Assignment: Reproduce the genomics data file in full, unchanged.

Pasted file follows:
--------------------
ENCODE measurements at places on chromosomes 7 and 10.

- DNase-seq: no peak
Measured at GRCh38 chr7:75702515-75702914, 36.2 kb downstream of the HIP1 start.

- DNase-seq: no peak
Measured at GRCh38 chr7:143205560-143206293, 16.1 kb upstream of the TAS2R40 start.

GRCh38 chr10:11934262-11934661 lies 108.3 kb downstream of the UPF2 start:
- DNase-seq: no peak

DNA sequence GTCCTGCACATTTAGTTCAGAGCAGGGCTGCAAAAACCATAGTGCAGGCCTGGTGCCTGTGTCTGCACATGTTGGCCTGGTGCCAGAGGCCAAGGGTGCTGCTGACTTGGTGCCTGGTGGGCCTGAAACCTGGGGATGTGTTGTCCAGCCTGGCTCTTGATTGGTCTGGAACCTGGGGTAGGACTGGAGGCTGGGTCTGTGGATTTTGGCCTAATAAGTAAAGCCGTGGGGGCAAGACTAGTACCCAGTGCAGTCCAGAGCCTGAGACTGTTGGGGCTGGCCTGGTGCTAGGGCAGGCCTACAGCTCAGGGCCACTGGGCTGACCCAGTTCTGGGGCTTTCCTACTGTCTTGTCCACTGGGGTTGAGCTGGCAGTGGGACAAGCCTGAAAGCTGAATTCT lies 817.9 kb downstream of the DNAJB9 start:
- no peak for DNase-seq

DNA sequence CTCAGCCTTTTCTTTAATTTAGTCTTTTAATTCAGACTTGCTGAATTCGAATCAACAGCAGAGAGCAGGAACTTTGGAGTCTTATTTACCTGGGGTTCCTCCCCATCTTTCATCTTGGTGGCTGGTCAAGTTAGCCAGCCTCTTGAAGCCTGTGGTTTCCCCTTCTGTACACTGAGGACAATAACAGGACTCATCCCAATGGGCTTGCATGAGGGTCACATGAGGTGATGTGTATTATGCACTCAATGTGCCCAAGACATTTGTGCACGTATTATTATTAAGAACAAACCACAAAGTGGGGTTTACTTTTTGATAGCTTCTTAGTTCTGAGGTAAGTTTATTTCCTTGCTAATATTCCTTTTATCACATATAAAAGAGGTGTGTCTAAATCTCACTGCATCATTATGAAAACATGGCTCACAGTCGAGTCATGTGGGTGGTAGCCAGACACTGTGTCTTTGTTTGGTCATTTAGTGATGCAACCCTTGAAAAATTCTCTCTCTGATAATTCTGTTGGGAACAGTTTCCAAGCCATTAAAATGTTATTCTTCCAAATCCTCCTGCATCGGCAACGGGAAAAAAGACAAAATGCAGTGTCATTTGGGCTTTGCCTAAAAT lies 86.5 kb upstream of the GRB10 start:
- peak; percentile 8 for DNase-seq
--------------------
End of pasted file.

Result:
ENCODE measurements at places on chromosomes 7 and 10.

- DNase-seq: no peak
Measured at GRCh38 chr7:75702515-75702914, 36.2 kb downstream of the HIP1 start.

- DNase-seq: no peak
Measured at GRCh38 chr7:143205560-143206293, 16.1 kb upstream of the TAS2R40 start.

GRCh38 chr10:11934262-11934661 lies 108.3 kb downstream of the UPF2 start:
- DNase-seq: no peak

DNA sequence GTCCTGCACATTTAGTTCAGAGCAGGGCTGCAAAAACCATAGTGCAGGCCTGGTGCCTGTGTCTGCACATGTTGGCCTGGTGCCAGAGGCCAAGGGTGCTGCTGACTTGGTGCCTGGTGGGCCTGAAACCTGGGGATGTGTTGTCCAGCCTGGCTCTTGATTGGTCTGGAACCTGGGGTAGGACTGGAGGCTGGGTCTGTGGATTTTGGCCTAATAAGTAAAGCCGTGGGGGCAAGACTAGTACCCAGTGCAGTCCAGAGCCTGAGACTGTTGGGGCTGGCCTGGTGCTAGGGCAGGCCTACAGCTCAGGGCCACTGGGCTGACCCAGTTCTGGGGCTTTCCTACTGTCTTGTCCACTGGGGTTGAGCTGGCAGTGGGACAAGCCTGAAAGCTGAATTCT lies 817.9 kb downstream of the DNAJB9 start:
- no peak for DNase-seq

DNA sequence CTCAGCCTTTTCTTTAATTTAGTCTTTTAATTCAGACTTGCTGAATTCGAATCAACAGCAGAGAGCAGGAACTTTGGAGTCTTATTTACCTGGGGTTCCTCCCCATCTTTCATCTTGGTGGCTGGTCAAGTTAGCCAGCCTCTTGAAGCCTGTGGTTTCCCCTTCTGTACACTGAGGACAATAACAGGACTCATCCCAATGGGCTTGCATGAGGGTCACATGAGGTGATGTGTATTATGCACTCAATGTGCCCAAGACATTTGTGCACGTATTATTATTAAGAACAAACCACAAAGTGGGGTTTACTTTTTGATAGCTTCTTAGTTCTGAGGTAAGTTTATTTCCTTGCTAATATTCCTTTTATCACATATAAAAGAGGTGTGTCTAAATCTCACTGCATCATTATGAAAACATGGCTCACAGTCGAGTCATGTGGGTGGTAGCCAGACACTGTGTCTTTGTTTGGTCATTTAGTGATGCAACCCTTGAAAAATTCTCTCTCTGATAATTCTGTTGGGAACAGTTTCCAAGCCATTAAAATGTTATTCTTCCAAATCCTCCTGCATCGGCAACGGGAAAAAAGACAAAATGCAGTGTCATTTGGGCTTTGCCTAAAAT lies 86.5 kb upstream of the GRB10 start:
- peak; percentile 8 for DNase-seq